Also, does anyone also feel slightly annoyed at the fact that an 18 year old kid can just come and drive an F1 car? F1 cars should be hard to drive and hard to set up. It is slightly annoying that an 18 year old can come and drive one so easily. It wasn't like that in the early 80s.
     
  29. Bo

    Bo Premium

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    Not really, no - I was highly skeptical of Max when he first turned up, but apart from some slight mishaps he seems like a great talent. I think it shows the quality of driver training and preparation in modern motorsport more than anything.
    I'm sure even if they did "get it" it wouldn't matter. F1 is a huge cash-cow. Motorsport enthusiasts will know there are other things to watch if you want some wheel-to-wheel racing, but your average Joe will watch whatever the big media outlets cover. F1 has the money, the glamour and the media coverage. That's all it needs to survive as a series.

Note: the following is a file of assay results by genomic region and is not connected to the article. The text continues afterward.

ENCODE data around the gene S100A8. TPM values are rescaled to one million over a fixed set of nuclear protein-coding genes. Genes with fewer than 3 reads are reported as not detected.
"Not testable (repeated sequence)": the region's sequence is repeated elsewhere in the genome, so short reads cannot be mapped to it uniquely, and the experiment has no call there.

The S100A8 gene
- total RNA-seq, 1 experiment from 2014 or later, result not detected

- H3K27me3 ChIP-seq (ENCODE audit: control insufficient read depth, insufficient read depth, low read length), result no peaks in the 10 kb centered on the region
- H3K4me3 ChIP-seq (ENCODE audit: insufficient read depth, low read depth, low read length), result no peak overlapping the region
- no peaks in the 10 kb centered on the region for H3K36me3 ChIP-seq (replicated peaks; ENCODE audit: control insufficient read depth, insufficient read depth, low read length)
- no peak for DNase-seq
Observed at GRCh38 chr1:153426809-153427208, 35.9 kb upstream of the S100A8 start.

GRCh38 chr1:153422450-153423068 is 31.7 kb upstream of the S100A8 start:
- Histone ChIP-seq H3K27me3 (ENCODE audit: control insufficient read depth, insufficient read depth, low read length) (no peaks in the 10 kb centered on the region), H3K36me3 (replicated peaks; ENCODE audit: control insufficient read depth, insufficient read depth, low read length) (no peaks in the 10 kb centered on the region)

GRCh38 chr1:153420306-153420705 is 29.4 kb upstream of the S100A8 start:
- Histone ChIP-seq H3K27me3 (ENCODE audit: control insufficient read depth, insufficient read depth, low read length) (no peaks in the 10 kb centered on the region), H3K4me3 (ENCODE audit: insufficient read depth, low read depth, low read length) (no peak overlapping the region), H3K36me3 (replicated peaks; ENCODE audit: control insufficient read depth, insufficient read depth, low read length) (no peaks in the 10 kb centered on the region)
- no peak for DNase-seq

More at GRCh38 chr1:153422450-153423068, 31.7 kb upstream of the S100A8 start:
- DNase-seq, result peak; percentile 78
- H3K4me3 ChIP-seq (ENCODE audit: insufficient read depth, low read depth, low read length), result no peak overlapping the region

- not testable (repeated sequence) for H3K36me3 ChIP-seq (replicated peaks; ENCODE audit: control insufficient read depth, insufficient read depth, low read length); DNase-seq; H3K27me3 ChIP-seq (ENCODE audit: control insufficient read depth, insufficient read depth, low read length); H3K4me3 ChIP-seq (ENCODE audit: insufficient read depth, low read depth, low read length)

I dislike everything F1 stands for with a passion, but it hasn't completely lost its way. I would love for the series to carry on embracing modern technology, and I'd love for it to stand out from the crowd in a good way - much like Formula E does - and I think it could be on the cards. It's a rough transition period for all series at the minute, but I'm excited to see what F1 will have on offer 10 years from now. If they make the right moves, I think it could be fascinating.
     
  30. Cap'n Jack

    Cap'n Jack Premium

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    And here I am still watching F1 in SD. :irked: